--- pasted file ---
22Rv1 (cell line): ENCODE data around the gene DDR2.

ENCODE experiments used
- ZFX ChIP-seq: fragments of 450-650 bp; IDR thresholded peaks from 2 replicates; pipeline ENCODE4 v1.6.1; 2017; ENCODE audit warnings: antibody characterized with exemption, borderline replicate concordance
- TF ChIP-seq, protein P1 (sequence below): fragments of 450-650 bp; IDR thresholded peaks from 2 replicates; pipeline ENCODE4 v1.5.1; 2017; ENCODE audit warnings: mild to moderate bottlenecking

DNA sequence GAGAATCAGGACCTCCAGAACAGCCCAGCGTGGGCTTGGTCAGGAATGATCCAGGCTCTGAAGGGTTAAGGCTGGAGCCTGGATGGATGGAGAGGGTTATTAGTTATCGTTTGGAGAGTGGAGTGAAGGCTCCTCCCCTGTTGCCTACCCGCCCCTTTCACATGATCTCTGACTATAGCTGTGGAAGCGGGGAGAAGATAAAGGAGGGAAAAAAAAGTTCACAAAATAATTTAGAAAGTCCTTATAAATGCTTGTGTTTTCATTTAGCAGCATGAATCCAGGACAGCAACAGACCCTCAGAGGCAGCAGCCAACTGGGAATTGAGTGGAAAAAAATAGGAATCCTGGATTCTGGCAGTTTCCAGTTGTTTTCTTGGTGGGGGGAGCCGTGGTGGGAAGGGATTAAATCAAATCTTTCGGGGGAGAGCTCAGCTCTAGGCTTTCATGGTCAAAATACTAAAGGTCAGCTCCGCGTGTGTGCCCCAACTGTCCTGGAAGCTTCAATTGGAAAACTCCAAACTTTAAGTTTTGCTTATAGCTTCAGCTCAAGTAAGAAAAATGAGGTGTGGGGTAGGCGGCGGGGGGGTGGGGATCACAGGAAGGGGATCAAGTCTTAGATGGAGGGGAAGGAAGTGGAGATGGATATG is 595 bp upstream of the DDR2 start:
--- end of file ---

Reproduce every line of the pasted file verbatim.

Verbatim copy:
22Rv1 (cell line): ENCODE data around the gene DDR2.

ENCODE experiments used
- ZFX ChIP-seq: fragments of 450-650 bp; IDR thresholded peaks from 2 replicates; pipeline ENCODE4 v1.6.1; 2017; ENCODE audit warnings: antibody characterized with exemption, borderline replicate concordance
- TF ChIP-seq, protein P1 (sequence below): fragments of 450-650 bp; IDR thresholded peaks from 2 replicates; pipeline ENCODE4 v1.5.1; 2017; ENCODE audit warnings: mild to moderate bottlenecking

DNA sequence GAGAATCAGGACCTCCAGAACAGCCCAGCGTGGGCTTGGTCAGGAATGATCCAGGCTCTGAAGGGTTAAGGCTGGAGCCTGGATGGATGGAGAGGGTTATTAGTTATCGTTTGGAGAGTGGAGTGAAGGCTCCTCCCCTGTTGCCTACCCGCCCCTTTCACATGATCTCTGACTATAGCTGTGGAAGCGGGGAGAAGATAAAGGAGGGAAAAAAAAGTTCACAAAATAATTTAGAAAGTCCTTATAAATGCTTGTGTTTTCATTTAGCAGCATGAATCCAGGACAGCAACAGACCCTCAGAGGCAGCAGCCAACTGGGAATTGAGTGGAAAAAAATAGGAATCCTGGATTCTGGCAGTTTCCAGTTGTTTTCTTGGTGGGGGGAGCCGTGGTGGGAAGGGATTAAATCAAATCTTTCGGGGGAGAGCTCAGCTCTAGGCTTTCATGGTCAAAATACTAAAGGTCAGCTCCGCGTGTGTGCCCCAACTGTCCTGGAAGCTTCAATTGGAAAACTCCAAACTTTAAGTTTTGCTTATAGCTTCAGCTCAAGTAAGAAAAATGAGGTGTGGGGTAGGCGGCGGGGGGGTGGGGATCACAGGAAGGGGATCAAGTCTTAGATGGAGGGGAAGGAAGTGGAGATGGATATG is 595 bp upstream of the DDR2 start: